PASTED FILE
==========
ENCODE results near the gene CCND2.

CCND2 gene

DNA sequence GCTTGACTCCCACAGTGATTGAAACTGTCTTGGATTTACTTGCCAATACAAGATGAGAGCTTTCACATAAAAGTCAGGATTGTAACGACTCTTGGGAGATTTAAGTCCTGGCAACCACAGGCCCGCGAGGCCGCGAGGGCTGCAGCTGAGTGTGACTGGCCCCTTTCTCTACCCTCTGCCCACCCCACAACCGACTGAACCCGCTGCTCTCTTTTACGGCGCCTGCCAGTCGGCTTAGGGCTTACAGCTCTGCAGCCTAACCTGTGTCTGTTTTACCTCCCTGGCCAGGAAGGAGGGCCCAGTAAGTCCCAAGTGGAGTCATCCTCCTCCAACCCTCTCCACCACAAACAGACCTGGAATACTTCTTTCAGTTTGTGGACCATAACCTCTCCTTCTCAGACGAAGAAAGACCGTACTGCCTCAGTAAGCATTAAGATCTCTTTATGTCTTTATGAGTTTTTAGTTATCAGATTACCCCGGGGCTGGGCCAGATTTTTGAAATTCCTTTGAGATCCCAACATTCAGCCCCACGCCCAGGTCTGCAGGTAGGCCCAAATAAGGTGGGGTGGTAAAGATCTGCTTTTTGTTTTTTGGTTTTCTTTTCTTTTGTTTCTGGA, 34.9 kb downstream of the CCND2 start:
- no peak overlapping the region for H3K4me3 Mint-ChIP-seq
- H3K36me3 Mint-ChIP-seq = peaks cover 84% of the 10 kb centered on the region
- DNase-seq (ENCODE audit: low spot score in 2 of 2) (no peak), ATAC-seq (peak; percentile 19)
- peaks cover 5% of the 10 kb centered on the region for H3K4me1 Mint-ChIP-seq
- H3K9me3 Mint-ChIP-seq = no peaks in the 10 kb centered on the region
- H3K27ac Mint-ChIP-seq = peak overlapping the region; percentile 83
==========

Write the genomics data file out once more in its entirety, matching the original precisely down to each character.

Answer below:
ENCODE results near the gene CCND2.

CCND2 gene

DNA sequence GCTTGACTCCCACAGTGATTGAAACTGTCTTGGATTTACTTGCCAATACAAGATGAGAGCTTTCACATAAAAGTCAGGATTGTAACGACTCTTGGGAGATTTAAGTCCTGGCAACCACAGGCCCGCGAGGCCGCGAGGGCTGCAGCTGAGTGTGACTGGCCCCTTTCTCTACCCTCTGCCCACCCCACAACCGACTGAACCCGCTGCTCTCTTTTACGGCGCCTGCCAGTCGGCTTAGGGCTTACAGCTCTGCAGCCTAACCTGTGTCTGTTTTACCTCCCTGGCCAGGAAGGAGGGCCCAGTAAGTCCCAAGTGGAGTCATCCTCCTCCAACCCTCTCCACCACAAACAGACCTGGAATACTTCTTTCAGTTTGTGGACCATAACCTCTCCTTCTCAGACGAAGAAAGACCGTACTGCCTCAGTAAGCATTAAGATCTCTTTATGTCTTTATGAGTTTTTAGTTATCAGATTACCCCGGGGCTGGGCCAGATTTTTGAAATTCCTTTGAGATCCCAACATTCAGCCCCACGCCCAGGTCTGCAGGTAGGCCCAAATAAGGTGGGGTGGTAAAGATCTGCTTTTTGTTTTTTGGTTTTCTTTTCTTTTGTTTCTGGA, 34.9 kb downstream of the CCND2 start:
- no peak overlapping the region for H3K4me3 Mint-ChIP-seq
- H3K36me3 Mint-ChIP-seq = peaks cover 84% of the 10 kb centered on the region
- DNase-seq (ENCODE audit: low spot score in 2 of 2) (no peak), ATAC-seq (peak; percentile 19)
- peaks cover 5% of the 10 kb centered on the region for H3K4me1 Mint-ChIP-seq
- H3K9me3 Mint-ChIP-seq = no peaks in the 10 kb centered on the region
- H3K27ac Mint-ChIP-seq = peak overlapping the region; percentile 83